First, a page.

In recent years, nations have joined together on an ad hoc basis, often with U.S. support or under the auspices of the United Nations, to prosecute military and political figures from Cambodia, Rwanda, West Africa, and the former Yugoslavia. Many of these tribunals are still in progress and thus far have achieved mixed results. But they have by and large followed a predictable pattern. Rather than attempting to prosecute all potential war criminals, they have instead focused on those in positions of authority whose action or inaction had broad consequences. And they have shown a particular concern for offenses committed systematically against persons outside of combat, who in many cases have been disarmed and taken prisoner.
The precedent for all of these tribunals was the Nuremberg trials, convened at the end of World War I]. Under U.S. leadership, the Allies prosecuted not only leaders of the Nazi Party hut also industrialists, doctors, and prison commandants. The Americans and Soviets also wanted to prosecute the people who had created the legal framework for the Nazi regime, hut British and French leaders objected. Consequently, the United States, acting on its own, convened a separate Nuremberg tribunal to try lawyers, judges, and legal policymakers. In doing so, it established the principle that policymakers who overrode the mandatory prohibitions of international law against harming prisoners in wartime could be prosecuted as war criminals, no matter how many internal memos they had written to the contrary.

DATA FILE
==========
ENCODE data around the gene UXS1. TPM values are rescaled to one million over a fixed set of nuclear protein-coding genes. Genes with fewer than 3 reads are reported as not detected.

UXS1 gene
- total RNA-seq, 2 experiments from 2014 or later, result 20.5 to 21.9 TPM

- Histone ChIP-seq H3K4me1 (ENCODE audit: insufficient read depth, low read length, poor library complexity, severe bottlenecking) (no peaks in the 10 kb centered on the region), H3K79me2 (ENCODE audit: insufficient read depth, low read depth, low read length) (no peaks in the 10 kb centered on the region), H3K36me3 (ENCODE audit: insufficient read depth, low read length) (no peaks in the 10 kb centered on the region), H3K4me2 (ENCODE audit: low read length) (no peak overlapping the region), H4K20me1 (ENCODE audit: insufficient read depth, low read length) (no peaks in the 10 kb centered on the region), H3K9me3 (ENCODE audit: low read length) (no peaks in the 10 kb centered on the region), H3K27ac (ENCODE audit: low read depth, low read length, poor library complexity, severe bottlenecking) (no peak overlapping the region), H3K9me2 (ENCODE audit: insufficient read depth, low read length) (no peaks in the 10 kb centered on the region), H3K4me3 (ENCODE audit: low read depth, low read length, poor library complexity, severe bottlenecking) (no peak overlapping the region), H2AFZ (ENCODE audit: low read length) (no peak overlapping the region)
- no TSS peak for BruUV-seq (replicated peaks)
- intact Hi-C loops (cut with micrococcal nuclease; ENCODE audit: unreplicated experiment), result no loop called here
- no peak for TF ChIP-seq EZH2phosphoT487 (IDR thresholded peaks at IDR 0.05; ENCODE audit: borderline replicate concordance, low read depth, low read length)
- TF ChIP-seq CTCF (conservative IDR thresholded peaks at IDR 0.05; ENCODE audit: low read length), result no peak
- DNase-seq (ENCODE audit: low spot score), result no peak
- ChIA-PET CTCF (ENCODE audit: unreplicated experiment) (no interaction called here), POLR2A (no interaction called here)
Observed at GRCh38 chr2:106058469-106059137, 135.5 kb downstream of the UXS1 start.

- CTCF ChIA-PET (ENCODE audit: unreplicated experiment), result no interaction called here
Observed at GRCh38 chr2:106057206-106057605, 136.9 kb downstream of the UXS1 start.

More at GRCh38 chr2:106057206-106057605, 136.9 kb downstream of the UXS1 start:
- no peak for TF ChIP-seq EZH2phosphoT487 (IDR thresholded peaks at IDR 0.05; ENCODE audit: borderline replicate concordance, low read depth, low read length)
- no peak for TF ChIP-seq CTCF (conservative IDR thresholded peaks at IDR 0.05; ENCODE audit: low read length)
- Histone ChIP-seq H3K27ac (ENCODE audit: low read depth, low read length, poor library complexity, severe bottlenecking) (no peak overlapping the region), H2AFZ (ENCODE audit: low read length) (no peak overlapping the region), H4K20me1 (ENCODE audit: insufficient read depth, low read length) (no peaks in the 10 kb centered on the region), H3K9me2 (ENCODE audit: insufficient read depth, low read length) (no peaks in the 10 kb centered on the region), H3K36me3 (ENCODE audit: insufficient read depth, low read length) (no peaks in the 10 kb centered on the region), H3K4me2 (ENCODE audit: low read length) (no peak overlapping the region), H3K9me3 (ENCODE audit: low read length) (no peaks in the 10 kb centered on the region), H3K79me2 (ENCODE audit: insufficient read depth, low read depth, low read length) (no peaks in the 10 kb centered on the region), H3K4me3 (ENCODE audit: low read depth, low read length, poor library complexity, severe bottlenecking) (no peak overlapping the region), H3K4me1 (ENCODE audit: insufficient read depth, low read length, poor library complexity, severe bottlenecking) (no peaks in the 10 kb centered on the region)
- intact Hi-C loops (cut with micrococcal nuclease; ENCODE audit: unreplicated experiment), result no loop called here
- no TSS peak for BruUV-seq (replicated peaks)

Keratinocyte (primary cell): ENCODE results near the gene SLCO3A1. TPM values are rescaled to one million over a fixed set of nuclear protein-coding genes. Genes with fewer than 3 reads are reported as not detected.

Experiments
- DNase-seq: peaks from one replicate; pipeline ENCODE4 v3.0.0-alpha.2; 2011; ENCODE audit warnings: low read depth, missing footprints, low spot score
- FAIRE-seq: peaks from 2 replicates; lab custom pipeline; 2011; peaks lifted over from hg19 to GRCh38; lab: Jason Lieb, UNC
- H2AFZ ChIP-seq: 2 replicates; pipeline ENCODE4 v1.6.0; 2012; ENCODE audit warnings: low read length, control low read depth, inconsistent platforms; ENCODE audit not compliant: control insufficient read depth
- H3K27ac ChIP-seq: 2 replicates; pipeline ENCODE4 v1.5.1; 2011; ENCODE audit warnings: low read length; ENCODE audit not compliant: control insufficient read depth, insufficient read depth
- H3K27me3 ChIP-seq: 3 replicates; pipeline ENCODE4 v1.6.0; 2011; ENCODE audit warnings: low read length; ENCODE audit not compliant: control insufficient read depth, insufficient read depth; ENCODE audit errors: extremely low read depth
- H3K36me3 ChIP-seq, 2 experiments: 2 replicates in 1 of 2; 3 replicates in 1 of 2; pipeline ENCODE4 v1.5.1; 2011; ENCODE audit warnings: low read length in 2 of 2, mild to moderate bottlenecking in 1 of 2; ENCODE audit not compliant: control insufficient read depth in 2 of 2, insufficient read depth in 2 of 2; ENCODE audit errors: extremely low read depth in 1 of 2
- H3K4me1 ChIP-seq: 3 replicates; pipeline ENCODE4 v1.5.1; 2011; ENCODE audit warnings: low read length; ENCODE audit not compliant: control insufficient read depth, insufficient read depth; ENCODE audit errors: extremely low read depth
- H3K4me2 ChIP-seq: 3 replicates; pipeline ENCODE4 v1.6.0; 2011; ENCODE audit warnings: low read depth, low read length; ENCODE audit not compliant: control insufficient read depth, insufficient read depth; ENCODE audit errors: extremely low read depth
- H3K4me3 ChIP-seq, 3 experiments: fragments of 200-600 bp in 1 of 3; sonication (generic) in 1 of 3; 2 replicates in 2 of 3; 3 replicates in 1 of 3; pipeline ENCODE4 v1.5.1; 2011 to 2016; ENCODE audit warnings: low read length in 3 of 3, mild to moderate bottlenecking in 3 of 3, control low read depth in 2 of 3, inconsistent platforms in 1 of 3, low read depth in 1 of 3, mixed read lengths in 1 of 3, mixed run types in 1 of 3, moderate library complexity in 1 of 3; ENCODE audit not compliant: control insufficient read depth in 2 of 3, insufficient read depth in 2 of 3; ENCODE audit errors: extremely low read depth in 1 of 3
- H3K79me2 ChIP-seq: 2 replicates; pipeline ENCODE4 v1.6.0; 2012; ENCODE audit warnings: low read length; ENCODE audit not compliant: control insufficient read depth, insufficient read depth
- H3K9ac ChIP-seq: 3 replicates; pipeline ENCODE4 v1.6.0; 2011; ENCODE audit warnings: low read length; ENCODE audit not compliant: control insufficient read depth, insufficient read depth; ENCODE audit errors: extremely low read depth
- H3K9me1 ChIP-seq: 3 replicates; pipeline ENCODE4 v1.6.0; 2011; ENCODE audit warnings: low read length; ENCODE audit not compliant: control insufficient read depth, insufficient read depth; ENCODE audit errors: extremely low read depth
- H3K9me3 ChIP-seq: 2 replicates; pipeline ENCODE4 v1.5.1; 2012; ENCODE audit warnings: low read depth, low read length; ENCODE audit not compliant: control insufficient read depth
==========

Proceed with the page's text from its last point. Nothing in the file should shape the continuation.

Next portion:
The International Criminal Court, headquartered in the Netherlands, was created in 1998 to provide a permanent version of such a tribunal. The ICC bears many traces of U.S. authorship, and indeed its establishment, in one form or another, was urged by presidents from Thomas Jefferson to Bill Clinton. But American conservatives, opposing what they saw as a limitation on American sovereignty, have blocked the U.S. from joining the 108 other nations that have signed the Court’s foundational treaty. And even the institution’s strongest advocates agree that, although the ICC is suited to prosecuting political leaders in minor states, it was never intended as a check on the great powers. In fact, the ICC’s success depends upon its gaining the support of those great powers.
As things stand it would be legally very difficult and politically impossible for the ICC to indict American policymakers for war crimes, and even more difficult for an ad hoc group of nations to do so. Moreover, any such effort would probably provoke a public-opinion backlash within the United States.